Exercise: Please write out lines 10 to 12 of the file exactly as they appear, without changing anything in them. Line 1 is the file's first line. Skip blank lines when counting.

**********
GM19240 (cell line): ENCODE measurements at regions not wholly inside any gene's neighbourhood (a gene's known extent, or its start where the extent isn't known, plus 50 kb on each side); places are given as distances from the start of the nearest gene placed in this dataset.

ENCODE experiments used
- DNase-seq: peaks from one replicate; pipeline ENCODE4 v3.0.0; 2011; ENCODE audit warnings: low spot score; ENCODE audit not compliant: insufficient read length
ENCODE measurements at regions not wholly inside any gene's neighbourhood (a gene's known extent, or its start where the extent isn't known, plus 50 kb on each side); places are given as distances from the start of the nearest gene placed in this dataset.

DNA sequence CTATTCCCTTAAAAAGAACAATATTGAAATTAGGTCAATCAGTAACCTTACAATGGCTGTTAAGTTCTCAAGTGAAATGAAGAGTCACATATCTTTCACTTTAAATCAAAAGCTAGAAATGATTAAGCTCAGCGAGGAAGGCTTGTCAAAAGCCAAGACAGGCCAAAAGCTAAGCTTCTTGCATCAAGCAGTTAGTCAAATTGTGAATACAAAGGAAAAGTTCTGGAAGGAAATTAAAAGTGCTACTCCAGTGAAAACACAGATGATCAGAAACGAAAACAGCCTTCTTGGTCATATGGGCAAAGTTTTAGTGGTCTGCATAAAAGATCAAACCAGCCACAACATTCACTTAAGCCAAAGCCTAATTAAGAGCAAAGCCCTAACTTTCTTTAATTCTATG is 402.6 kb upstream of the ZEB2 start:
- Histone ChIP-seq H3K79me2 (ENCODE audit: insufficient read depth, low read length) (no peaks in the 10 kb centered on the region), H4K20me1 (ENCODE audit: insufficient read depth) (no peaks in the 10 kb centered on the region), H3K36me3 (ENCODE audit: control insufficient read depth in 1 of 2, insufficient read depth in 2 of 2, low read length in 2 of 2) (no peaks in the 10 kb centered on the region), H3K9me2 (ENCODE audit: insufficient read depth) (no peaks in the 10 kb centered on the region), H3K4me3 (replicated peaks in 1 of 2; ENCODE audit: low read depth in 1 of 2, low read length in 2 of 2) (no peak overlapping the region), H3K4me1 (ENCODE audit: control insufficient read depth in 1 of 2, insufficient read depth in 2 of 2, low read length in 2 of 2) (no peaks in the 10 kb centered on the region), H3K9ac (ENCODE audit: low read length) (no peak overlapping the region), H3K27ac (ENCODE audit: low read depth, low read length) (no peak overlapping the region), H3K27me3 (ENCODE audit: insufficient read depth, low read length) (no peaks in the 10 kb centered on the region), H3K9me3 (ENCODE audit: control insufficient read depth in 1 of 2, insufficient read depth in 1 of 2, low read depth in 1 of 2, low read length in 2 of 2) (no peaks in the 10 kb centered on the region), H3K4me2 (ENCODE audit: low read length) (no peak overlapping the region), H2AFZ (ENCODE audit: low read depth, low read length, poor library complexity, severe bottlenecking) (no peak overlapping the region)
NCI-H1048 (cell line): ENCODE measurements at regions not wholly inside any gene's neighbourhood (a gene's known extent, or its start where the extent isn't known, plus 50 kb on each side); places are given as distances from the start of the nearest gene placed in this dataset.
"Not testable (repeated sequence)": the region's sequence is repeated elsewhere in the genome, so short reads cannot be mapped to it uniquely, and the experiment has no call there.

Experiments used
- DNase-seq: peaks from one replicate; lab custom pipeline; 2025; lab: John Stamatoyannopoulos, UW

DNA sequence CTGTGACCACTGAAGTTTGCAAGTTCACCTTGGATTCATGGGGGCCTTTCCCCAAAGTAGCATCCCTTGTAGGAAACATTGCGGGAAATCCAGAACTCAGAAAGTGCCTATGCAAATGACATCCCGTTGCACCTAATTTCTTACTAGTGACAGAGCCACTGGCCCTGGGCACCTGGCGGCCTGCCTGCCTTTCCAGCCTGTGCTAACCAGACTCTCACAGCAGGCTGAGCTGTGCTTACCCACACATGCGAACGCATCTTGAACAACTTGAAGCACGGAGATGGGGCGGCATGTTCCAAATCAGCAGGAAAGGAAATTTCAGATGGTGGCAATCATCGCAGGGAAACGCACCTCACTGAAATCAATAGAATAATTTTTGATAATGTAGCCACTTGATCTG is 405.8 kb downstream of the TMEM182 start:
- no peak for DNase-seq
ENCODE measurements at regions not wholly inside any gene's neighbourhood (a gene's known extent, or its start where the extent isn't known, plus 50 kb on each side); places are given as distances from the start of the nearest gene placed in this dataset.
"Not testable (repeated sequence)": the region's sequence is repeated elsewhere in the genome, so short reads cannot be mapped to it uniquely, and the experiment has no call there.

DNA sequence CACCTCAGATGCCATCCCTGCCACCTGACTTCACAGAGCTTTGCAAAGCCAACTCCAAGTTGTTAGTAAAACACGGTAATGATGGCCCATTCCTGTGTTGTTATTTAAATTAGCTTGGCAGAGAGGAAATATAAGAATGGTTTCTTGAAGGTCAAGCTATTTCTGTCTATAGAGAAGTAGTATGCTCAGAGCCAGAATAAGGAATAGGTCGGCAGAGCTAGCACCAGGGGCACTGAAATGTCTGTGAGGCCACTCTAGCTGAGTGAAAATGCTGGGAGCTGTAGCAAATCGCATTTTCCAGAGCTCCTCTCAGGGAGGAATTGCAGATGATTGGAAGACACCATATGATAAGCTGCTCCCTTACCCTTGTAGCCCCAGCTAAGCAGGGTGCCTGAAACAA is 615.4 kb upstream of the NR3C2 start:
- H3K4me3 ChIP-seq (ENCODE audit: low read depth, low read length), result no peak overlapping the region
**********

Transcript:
- DNase-seq: peaks from one replicate; lab custom pipeline; 2025; lab: John Stamatoyannopoulos, UW

DNA sequence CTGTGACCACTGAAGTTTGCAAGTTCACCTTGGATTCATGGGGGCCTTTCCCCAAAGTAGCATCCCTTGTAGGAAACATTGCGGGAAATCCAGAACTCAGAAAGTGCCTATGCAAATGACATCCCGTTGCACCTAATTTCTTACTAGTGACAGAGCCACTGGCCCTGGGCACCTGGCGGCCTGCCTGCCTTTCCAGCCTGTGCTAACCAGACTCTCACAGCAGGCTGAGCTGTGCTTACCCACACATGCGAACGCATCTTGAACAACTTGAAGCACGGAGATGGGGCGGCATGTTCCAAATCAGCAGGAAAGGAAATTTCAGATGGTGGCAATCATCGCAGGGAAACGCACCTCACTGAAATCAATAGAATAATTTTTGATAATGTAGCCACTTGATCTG is 405.8 kb downstream of the TMEM182 start:
- no peak for DNase-seq